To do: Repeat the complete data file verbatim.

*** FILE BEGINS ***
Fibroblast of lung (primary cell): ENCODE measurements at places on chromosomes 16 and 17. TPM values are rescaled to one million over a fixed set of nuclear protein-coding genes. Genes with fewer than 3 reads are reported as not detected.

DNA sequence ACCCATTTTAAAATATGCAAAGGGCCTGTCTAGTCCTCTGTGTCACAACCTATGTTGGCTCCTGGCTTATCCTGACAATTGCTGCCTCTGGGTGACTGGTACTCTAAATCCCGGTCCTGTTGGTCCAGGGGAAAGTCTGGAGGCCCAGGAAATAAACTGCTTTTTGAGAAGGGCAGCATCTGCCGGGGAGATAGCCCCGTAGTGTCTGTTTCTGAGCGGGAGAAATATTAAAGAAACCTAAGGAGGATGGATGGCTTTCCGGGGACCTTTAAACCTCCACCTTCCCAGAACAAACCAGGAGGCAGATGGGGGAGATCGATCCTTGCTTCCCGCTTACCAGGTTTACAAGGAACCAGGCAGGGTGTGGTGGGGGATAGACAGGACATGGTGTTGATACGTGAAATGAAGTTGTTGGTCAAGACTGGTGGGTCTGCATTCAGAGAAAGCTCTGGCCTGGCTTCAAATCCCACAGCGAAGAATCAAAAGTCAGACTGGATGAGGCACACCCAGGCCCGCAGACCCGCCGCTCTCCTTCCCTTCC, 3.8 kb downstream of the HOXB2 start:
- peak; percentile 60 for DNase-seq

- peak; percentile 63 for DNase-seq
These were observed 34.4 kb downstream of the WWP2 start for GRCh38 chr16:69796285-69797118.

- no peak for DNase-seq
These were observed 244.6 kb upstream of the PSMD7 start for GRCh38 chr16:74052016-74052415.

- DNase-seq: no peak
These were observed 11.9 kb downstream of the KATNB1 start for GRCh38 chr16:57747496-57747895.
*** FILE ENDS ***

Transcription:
Fibroblast of lung (primary cell): ENCODE measurements at places on chromosomes 16 and 17. TPM values are rescaled to one million over a fixed set of nuclear protein-coding genes. Genes with fewer than 3 reads are reported as not detected.

DNA sequence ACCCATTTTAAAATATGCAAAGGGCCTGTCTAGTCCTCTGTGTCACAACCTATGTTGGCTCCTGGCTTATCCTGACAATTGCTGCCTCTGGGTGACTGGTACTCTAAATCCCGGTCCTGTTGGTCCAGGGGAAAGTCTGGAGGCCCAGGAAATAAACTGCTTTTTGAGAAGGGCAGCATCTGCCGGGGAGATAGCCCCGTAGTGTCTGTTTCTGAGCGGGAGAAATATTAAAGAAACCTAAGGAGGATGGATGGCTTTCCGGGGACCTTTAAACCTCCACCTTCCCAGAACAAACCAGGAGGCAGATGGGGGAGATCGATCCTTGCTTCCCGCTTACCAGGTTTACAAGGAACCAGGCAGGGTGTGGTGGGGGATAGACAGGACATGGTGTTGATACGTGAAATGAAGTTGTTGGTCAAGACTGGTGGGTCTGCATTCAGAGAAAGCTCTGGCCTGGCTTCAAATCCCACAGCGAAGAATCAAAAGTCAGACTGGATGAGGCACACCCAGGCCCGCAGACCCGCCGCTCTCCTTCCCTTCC, 3.8 kb downstream of the HOXB2 start:
- peak; percentile 60 for DNase-seq

- peak; percentile 63 for DNase-seq
These were observed 34.4 kb downstream of the WWP2 start for GRCh38 chr16:69796285-69797118.

- no peak for DNase-seq
These were observed 244.6 kb upstream of the PSMD7 start for GRCh38 chr16:74052016-74052415.

- DNase-seq: no peak
These were observed 11.9 kb downstream of the KATNB1 start for GRCh38 chr16:57747496-57747895.